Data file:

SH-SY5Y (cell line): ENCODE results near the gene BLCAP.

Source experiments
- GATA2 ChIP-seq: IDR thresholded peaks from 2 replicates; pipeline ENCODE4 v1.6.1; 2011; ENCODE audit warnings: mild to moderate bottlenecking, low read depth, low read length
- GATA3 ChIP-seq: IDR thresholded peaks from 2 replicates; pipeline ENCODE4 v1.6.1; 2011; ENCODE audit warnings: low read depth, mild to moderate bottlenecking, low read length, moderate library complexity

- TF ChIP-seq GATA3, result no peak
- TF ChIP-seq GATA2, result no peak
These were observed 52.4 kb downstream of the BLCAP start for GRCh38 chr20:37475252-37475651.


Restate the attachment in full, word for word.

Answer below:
SH-SY5Y (cell line): ENCODE results near the gene BLCAP.

Source experiments
- GATA2 ChIP-seq: IDR thresholded peaks from 2 replicates; pipeline ENCODE4 v1.6.1; 2011; ENCODE audit warnings: mild to moderate bottlenecking, low read depth, low read length
- GATA3 ChIP-seq: IDR thresholded peaks from 2 replicates; pipeline ENCODE4 v1.6.1; 2011; ENCODE audit warnings: low read depth, mild to moderate bottlenecking, low read length, moderate library complexity

- TF ChIP-seq GATA3, result no peak
- TF ChIP-seq GATA2, result no peak
These were observed 52.4 kb downstream of the BLCAP start for GRCh38 chr20:37475252-37475651.